Almost half of Australia’s 30 recent mammal extinctions have occurred in one of our most poorly understood groups – rodents. Of 64 native species of Australian rats and mice, 14 are already extinct and another 24 are of conservation concern. Among other factors, inappropriate fire regimes may contribute to the decline of many Australian rodent species.
Over the past 40 years, the threatened New Holland Mouse (Pseudomys novaehollandiae) has been extirpated from most of its known range in Victoria. Of the ten locations where P. novaehollandiae were once found in the State, only three are known to still support populations. The areas where P. novaehollandiae persists are highly fire prone and subject to regular ‘management’ burns. Ideally, these fires would maintain vegetation in a way that is suitable for P. novaehollandiae; however if fires are too large, too frequent, or too infrequent they may instead eliminate the species from an area.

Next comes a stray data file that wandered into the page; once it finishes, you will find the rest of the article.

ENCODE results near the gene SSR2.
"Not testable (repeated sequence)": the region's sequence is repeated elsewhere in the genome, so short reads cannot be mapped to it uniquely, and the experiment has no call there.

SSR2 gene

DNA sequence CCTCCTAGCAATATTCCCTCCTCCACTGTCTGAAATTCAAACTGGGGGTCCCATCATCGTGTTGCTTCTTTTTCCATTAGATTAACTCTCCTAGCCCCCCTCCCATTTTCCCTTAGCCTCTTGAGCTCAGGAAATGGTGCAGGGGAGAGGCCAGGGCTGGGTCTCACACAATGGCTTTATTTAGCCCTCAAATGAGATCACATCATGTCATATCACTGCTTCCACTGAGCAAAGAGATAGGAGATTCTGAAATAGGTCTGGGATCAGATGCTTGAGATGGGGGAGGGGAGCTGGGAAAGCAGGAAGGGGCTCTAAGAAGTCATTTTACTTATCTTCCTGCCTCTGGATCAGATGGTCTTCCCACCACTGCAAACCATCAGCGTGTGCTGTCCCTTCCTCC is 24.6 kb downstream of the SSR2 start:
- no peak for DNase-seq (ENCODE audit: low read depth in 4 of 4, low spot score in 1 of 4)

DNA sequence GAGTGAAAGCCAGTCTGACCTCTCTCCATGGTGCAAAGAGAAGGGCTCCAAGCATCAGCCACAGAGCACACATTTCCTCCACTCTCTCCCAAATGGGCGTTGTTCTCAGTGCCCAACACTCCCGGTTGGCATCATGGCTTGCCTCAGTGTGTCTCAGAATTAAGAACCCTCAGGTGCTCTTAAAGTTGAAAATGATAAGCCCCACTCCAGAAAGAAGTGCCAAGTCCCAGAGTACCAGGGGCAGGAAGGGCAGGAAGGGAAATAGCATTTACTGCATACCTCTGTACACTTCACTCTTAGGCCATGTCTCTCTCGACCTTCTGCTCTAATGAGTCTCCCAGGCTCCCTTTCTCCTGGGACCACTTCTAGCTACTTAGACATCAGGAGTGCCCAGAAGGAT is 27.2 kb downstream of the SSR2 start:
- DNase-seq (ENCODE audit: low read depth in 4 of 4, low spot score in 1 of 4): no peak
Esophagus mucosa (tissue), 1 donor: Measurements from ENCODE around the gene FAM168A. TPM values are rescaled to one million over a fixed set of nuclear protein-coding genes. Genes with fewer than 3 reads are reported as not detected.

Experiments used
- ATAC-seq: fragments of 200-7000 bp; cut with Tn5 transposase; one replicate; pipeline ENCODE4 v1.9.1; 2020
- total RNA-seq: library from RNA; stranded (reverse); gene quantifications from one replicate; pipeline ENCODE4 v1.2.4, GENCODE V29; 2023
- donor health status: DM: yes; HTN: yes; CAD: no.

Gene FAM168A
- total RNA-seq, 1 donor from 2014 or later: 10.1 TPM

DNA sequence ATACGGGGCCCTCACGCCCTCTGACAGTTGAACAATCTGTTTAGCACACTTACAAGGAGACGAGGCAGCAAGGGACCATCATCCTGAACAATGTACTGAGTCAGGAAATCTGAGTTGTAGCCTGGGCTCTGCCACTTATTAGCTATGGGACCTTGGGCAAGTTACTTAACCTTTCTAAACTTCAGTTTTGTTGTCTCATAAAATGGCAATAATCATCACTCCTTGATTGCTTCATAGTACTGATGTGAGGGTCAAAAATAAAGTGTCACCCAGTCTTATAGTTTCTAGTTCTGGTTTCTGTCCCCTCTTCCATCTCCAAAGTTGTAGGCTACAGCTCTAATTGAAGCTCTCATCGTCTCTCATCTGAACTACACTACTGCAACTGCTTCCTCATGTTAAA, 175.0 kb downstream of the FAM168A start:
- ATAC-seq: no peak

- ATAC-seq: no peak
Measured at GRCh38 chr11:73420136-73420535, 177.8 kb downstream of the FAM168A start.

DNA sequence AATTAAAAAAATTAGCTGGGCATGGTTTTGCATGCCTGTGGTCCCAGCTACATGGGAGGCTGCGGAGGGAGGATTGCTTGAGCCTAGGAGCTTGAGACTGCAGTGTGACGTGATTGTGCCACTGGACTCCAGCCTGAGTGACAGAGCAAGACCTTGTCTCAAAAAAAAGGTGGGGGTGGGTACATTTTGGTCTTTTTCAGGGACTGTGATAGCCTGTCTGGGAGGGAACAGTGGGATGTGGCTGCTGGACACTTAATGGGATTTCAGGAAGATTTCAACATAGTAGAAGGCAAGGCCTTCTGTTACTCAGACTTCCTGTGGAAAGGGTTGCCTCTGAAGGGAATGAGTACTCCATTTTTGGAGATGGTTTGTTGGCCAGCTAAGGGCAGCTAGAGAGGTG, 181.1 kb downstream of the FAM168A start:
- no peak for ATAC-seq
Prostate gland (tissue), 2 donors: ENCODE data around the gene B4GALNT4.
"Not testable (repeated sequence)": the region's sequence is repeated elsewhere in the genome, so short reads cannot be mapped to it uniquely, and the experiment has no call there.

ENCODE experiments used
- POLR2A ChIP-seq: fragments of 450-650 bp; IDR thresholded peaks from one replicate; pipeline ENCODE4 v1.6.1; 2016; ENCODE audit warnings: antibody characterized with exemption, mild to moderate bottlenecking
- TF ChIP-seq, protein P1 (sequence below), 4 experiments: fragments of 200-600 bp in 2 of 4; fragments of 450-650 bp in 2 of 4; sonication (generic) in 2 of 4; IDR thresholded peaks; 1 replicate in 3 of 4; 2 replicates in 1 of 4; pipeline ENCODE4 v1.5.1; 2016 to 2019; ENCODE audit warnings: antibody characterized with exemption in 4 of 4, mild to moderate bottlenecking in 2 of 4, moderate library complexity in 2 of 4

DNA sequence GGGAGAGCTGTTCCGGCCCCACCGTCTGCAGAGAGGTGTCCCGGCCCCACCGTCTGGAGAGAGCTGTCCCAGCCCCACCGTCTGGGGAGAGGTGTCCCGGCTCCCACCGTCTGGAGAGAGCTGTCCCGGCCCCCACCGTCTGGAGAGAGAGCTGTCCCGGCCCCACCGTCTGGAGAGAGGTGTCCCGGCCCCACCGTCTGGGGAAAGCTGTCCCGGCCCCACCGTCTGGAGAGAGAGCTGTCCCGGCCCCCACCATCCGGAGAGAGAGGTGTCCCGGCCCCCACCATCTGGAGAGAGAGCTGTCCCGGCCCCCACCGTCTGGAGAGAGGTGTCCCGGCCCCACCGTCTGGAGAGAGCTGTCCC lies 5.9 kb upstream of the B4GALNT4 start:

Using radio tracking to map burrow locations and home range size before and after management burns, I am testing the influence of fire on the short-term survival and habitat use of NHMs. Additionally, I am using a long-term Victorian dataset to test whether putative P. novaehollandiae associations with early post-fire successional classes are upheld. With this information I am developing recommendations for burning, including suitable fire scales, to promote conservation of the species in its remaining Victorian strongholds.